Stacked baffles allow the user to separate each and every baffle from the other. This creates a stack of baffles that sit together inside the suppressor’s main body. This design allows for very easy cleaning, as well as a greater degree of modularity. Suppressors like the Octane 9 and 45 make use of a stacked baffle system.
Types of Suppressors — Fixed and Modular
Modern suppressor technology has allowed manufacturers to give shooters a greater level of control over their suppressors. This has created two categories of cans, fixed and modular.
A Fixed suppressor remains one size all the time. It doesn’t change length or increase or reduce baffles. What you see is what you get. The main benefit of this design is efficiency and affordability. Suppressors like the Osprey 2.0 are fixed suppressors.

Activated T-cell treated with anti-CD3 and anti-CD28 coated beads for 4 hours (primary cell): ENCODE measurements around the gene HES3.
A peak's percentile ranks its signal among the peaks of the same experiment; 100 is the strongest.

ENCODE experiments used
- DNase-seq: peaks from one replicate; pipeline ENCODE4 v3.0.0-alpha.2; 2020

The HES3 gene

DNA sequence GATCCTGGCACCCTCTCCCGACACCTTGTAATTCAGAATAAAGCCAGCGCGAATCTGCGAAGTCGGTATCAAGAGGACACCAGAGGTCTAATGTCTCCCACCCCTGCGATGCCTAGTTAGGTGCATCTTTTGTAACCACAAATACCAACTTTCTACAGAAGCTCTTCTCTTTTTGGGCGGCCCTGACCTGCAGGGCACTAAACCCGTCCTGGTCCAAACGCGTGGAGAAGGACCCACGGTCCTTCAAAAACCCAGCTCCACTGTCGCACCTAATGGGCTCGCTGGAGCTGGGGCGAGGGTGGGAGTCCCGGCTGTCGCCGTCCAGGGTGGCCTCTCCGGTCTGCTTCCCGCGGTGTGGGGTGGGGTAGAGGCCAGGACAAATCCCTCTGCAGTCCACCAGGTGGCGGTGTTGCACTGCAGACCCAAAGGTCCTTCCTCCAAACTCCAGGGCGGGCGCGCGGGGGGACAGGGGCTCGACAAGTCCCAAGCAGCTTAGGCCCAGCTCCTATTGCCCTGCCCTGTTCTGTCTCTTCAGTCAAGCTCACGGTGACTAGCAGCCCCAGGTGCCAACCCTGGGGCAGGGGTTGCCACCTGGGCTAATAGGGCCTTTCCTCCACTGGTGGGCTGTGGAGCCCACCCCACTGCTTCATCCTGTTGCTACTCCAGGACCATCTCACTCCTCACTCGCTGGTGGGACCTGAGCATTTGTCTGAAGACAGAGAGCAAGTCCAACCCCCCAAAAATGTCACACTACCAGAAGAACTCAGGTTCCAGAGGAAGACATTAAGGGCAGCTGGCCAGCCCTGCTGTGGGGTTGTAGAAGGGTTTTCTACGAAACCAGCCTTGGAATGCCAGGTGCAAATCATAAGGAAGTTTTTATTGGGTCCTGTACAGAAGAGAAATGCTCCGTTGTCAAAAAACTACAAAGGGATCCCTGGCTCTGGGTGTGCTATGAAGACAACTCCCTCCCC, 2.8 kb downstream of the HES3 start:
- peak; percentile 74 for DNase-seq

Modular suppressors allow the user to reduce or increase the overall length of the can, often affecting the effective level of suppression. Sometimes a longer can feel clumsy in close quarters, so shortening it makes sense. Other times you may want to maximize suppression, so the extra length isn’t an issue. The SilencerCo Hybrid 46M is an example of a modular suppressor.
Cans, Cans, Cans,
We’ve made it to the end of the line. We’ve covered a wide variety of suppressor types without getting too far into the weeds. Just saying, “I want a silencer,” isn’t enough. You have to know what type and that will be guided by your weapon type, your budget, and your desired outcome.
Shop smart, shop SilencerCo.